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Food Landscapes

Back in early December I was approached by Doug St. Souver with an offer to team up with Kevin Molidor and himself to compete in a new Food Network competition called Food Landscapes. The concept was based on the work of Carl Warner a professional photographer who over the past decade has developed a variety of landscape art from food for advertising agencies around the world. The first part of the process required that we submit a biography and photos for acceptance to the show to the producer at High Noon Entertainment in Denver Colorado.

We were told that the competition would take place in February so we eagerly awaited their answer, as were all very busy that time of year and wanted to practice our piece before time ran out. The fact that Doug and I were here in Michigan and Kevin in Chicago also made it a bit more challenging. Our acceptance was finally announced in the first of January and I was in Florida. We were then known as the Blue Team. We got together often by phone that week and decided that we would do a Tribute to the American Farmer and that that would be the name of our landscape.

Now with only four weeks left we had the task of developing our ideas, submitting a drawing of the concept to High Noon and dividing the work into tasks that suited the strengths of each of the team members. Kevin would research the details of the American farm and the elements that it contained. Doug would take on the base that the piece would be built on and the scale and perspective of each section of the landscape so when viewed by the judges it would look like a real life ten or twenty acre farm. My responsibility at that point was to source many of the ingredients that the crops and other elements of the farm would be made from.

With three weeks to go the three of us meet at Kevin’s kitchen in Chicago and went over all of our ideas and information. On day one of two we drew up our plan of attack. At that time it was agreed that Kevin would concentrate on the foreground, its crops, fence, tractor, road and so forth. Kevin had practiced making the tractor from clay and had a 1:16 scale model on hand that we used as a starting point. I would develop the mid-ground and its elements to include a continuation of the fence, road and crops along with the trees and the pond for the foreground. Doug would build the house, barn, silo, and windmill located in the background. If time allowed we would add other elements such as a farmer’s garden, fire pit and a pig in a muddy pen by the barn.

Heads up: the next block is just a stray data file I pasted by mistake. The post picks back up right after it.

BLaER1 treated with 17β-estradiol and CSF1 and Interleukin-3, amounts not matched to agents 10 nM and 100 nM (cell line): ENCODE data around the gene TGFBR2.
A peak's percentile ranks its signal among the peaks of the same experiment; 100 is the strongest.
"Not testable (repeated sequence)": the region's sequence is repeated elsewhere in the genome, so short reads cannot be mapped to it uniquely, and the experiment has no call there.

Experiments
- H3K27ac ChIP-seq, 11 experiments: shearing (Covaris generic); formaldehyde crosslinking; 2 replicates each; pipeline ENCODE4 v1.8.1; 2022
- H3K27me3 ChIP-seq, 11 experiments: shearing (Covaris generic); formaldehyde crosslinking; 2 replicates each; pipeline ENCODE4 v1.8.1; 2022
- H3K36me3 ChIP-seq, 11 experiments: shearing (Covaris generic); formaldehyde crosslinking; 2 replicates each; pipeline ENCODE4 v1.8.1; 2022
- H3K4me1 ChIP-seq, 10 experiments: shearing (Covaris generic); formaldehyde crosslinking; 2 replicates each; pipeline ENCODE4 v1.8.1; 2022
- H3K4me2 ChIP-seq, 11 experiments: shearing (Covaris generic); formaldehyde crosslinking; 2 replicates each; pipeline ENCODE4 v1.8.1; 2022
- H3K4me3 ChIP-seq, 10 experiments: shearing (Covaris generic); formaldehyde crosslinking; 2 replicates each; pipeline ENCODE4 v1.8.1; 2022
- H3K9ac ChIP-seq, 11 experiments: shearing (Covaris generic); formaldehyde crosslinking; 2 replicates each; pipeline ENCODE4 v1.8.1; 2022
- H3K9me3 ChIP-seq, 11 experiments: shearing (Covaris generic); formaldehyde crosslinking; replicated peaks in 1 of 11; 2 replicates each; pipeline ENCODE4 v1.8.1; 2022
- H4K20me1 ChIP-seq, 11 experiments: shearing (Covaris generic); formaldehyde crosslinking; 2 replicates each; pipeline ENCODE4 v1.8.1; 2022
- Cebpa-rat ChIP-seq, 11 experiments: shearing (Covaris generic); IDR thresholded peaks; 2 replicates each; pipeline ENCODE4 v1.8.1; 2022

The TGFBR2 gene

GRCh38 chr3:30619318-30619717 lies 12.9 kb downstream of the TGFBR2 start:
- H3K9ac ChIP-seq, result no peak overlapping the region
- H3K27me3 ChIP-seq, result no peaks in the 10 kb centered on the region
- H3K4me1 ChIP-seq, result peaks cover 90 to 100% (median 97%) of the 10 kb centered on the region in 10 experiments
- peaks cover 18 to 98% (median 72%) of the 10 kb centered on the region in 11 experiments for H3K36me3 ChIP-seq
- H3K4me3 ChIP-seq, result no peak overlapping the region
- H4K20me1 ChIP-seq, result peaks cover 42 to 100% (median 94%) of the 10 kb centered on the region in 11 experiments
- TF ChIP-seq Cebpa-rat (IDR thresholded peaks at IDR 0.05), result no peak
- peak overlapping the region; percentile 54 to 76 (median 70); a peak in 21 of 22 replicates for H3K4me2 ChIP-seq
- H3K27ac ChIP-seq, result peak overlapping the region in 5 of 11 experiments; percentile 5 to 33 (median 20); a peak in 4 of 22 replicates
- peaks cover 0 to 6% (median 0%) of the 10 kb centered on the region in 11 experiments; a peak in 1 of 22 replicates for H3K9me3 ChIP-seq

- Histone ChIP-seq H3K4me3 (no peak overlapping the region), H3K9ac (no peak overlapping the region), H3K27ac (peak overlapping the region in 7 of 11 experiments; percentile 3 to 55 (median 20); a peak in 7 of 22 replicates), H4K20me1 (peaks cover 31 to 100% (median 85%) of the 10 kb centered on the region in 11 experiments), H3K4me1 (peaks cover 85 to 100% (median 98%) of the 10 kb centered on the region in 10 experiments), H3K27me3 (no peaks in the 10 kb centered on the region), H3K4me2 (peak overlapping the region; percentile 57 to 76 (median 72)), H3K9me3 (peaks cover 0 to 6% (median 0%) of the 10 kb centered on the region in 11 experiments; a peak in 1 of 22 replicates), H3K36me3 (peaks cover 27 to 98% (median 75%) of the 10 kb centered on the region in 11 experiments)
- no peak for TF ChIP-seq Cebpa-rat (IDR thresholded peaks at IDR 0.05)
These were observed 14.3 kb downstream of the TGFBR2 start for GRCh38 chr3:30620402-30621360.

The rules stated that the piece be either five feet tall or five feet wide and that all surfaces must be covered with food products. With two weeks to go Kevin came to Flint and meet up with Doug and I at Mott Community College and we built the base out of polystyrene sculpting the contours of it with a hot knife. It was five foot wide and five foot deep and had a six inch rise from back to front. This would help us create depth. We then practiced many of the elements of the piece.

Kevin used hot dogs to create the rise of the furrows for the crops and covered them with ground coffee then plugging a sprig of micro lavender in every inch to represent the crops. I took burdock root and used it as a tree trunk and pinned sprigs of rosemary into it to create pine trees to line the piece and keep the eye of the viewer moving from front to back of the landscape. Doug practiced building some of the structures to be placed in the back ground gluing them together with melted sugar. The barn was built from cracker bread and covered with roasted red pepper leather to give it a nice red color. Although we never found the time to complete the entire landscape we felt confident that we would be able handle the competition and win over the judges, who ever they may be.

Two days before the competition we arrive in Denver. With thanks to the people from High Noon and their booking agents the three of us arrive at the same time and headed out to pick up a couple of vehicles to get around in and collect our supplies. We stayed at the Lowes Hotel Denver with all of the other contestants from the various competitions being filmed that week. This group included mostly pastry chefs from Sponge Bob cakes, Sex in the City cakes, Rock and Roll cakes challenges and of course our competition the Brown team captained by Stevie Famulari and the Black team captained by James Parker.

One day before the competition we report to the set. We get to get a look at the new Food Network set and kitchens as we were some of the first chefs to use them. We were also able to move any food product we had into their coolers. After the tour we formally met the other competitors and were provided lunch while each team member went through makeup and a pre-competition interview. They asked questions about what we think of the competition and what we have done in the past along with what we felt would be the outcome of the competition. We also learned that day that Carl Warner, Kerry Vincent and Keegan Gerhard would be our judges. Kerry is known to be the most critical judge on Challenge and Keegan is the former Host and owner of D-Bar pastry shop and restaurant in Denver.